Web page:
Tuesday, November 28, 2006

Making it On One Income

Last updated 2/7/10.

We went to one income in 2001, so I had to become very frugal. I've been off the retail grid for about five years now. We buy almost all our clothes at thrifts or yard sales for between .50 cents and $4.99 a piece. One thrift store prices their clothing at .50 cents, and another prices items from .99 cents to around $4.99. I draw the line at purchasing underwear at the thrifts, unless of course it's new in a package. I also don't buy shoes for myself at the thrift, but I have purchased like new shoes off ebay. For some reason the ebay shoes seem cleaner. I'm sure I could get toe fungus from both, so just to be safe, I spray the shoes with a disinfectant.

We work at cutting costs with food and household cleaning items as well. We shop discount stores where I buy mostly off brand/store brand items(least expensive), and I get multiple coupons from ebay for anything that is brand name. I do buy some brand name items because I'm trying to avoid trans fat, artificial ingredients, high fructose corn syrup, and other unhealthy ingredients in our food. Sometimes that requires spending a little more for convenience foods.

We cook mostly from scratch which is healthier and less expensive. I rely on the cookbook, More With less, by Doris Longacre(on my sidebar)and allrecipes ingredient search for use-it-up recipes. Our breakfasts are usually scrambled eggs, toast(homemade bread) or honey-cinnamon oatmeal from scratch. We tend to eat dinner leftovers for lunch, or just bread, cheese, and fruit. Most nights we eat simple casserole dinners.

The adults don't snack, but we buy crackers for my daughter. I'll make the children bar cookies or some sweet bread a few times a month.

We are trying to cut out the diet sodas, and just drink water. I've got a Brita filtered jug, so we don't need to buy bottled water. I drink a little orange juice in the morning. Ds likes to drink apple juice at lunch. We do go through a lot of milk with the children. Most of the powdered milk which is readily available for sale in our area is not whole milk, so we couldn't give it to the children anyway. I do use the powdered milk for cooking.

We use the super inexpensive Sun brand detergent sold in the giant plastic pails, and manage to have very clean clothes. I use a laundry booster for stains every once in a while - Sun brand oxyclean.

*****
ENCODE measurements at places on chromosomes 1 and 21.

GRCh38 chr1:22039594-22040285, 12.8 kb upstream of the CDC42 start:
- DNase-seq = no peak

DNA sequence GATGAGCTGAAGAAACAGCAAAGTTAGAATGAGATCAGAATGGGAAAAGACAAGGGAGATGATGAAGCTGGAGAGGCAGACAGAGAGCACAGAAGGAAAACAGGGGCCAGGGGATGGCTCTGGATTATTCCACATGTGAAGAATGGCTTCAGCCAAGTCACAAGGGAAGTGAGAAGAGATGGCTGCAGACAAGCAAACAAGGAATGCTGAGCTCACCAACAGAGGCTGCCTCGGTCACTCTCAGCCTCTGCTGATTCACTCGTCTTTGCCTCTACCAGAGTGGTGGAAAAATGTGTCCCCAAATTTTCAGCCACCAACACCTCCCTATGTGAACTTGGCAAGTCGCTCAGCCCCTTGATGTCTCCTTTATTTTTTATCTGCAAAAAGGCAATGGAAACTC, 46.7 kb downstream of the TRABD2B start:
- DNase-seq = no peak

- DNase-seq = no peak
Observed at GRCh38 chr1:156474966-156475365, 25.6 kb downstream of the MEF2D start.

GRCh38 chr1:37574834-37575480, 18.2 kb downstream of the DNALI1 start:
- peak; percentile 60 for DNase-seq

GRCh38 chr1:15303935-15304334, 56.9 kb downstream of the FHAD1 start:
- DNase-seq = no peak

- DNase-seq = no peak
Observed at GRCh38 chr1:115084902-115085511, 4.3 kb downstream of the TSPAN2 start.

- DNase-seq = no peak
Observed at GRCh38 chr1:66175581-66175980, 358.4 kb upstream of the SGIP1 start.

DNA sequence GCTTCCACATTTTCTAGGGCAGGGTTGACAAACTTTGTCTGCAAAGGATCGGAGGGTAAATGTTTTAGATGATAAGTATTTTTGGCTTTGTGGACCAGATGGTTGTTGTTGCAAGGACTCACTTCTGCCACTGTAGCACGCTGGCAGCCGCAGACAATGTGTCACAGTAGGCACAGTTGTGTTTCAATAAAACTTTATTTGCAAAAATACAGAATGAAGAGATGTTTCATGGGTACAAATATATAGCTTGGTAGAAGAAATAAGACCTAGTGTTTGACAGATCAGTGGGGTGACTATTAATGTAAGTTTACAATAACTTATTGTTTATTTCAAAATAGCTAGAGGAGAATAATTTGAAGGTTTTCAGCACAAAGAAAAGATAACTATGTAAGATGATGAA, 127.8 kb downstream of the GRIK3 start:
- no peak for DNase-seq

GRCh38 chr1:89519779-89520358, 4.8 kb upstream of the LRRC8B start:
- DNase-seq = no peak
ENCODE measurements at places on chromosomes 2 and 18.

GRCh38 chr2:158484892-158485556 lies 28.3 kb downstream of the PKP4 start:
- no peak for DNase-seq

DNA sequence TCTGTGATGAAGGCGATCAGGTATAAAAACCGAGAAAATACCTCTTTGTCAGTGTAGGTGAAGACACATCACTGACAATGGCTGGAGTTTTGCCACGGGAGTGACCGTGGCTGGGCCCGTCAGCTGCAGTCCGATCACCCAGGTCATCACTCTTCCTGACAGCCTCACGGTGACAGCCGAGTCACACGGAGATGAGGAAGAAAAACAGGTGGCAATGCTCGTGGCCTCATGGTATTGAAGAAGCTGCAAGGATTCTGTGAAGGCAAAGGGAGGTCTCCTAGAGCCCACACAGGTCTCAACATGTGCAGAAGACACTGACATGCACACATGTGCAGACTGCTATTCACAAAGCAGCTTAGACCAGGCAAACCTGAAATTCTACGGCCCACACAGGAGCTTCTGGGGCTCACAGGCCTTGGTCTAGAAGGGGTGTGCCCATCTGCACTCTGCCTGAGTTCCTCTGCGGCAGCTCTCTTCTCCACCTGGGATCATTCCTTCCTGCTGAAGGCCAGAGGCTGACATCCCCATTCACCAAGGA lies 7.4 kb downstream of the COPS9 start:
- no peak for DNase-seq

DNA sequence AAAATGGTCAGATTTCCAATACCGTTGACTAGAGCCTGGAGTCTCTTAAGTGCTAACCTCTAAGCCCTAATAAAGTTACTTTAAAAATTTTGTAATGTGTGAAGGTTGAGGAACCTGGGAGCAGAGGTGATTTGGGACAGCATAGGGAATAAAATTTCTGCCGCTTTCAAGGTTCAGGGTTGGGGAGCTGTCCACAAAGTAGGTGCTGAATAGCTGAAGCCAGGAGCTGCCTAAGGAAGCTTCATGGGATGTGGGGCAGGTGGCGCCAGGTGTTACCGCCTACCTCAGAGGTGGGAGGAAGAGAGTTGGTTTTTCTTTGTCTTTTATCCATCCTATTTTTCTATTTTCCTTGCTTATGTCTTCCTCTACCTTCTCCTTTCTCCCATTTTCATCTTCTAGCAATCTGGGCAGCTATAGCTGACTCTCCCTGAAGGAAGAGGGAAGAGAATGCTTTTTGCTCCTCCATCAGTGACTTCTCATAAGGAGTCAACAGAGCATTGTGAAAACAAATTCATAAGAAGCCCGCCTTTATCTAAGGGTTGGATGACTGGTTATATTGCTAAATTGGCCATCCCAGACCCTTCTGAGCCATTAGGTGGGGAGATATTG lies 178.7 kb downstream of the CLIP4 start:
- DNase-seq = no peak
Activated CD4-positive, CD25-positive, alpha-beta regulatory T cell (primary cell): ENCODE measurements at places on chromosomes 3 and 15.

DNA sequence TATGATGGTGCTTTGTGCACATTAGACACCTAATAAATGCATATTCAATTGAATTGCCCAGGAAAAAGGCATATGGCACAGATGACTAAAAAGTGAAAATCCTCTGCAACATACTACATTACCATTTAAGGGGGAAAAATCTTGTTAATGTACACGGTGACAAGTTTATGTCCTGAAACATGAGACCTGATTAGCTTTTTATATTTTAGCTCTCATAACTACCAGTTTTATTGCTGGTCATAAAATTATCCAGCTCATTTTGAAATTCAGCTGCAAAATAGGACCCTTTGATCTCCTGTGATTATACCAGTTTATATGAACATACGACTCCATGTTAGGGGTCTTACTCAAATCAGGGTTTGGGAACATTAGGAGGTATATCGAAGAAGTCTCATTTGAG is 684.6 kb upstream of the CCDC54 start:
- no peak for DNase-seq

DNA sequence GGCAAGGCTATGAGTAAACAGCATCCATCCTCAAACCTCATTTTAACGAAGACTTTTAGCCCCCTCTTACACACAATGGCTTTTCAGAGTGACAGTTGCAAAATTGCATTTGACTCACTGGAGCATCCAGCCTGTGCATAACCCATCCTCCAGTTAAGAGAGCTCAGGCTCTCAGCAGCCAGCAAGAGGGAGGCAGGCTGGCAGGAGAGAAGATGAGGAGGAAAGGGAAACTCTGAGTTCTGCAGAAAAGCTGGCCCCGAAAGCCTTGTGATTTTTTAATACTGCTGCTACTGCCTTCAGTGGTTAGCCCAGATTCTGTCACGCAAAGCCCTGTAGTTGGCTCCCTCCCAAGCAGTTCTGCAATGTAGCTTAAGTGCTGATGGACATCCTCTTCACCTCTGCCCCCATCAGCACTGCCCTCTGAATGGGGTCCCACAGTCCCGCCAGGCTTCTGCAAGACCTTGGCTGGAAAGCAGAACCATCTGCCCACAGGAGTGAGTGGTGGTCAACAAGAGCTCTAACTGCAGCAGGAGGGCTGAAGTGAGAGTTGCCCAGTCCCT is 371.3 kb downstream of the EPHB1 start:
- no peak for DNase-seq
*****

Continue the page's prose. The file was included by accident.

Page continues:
Dollar stores are my favorite place for household cleaning supplies, toothbrushes, and shampoo. Family Dollar and Dollar General often have good deals as well.

I like to use the thrifts for furniture, appliances when possible, and decorative items. French Country and Shabby decorating styles lend themselves well to thrifted older worn items, especially if they can be repainted or touched up.

What we can't buy we make. We copied the style of a rough wood shelf system which we purchased at Lowe's, and made an entertainment center for the children's playroom(our den). It's not beautiful, but very sturdy, and I designed rolling toy bins underneath the shelves.

We buy most of our toys, books and baby items at the thrift, yard sales, and via freecycle.com or craigslist.com.

We made do with less when it comes to electronics. We have one cell phone(pre-paid, no service contract) which we use minimally. I have a cheapy dial-up service which works fine for me. I use Juno.com and pay $8.95 a month. We have basic phone service - no call waiting or other extras. We have an economical Brother HL 5150 Laser Printer, a scanner and an inexpensive computer. We have older medium sized televisions, some very old VHS tape players for the children's tapes, and inexpensive DVD players.

I really enjoy gardening, or at least having nice landscaping. It's so hot here in the summer, and I really have limited time and money, so we designed a garden which was almost self sufficient. I planted perennials which don't need extra watering. We got rid of half the front lawn and replaced it with a curvy bed of free wood chips courtesy of a friendly tree cutting company. I planted a variety of evergreen bushes and azaleas. We did the same in the backyards which is very shady, but planted mostly native shade perennials.

Instead of store bought fertilizer, we use a mulching mower all year round, and add free coffee grounds from Starbucks. I don't bag anything, everything is returned to the earth, which rots down into natural fertilizer. I planted some fruit trees two years ago, but no fruit yet. We also have a small vegetable garden.

Some other things I do to save money:

- Make use of plastic containers to save on wrap.

- Recycle junk mail for the printer(use the blank side of letters).

- Use the city recreation centers for activities.

- Use the library.

- Purchase yearly passes for cultural and educational centers.

- Use parks and other free community resources.

- Remember to use our membership discounts, like AAA.

- Take advantage of credit card points(great deal if you pay off your entire balance every month).

- Use Mypoints, Swagbucks, and other shop/click websites to earn gift certificates and discounts.

- Limit going out to eat to once a month at an inexpensive restaurant.

- Repair things ourselves, DIY projects.

- Cut our own hair.

- Do my own pedicure and facials.

We also use cloth napkins and microfiber towels for clean ups. Microfiber towels can be purchased very inexpensively in large bags from store automotive sections.

We completed a kitchen and bath remodel shortly after moving into our home. We saved quite a bit by giving mostly a face lift to a kitchen and bathroom.

More ways we save.

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I'm a homeschooling mom of two, a teen and a little. I hope this collection of mine helps you as much as it has helped us. I have an Etsy shop here:http://www.etsy.com/people/Alexandra66 And a blog: http://happyheartsathome.blogspot.com/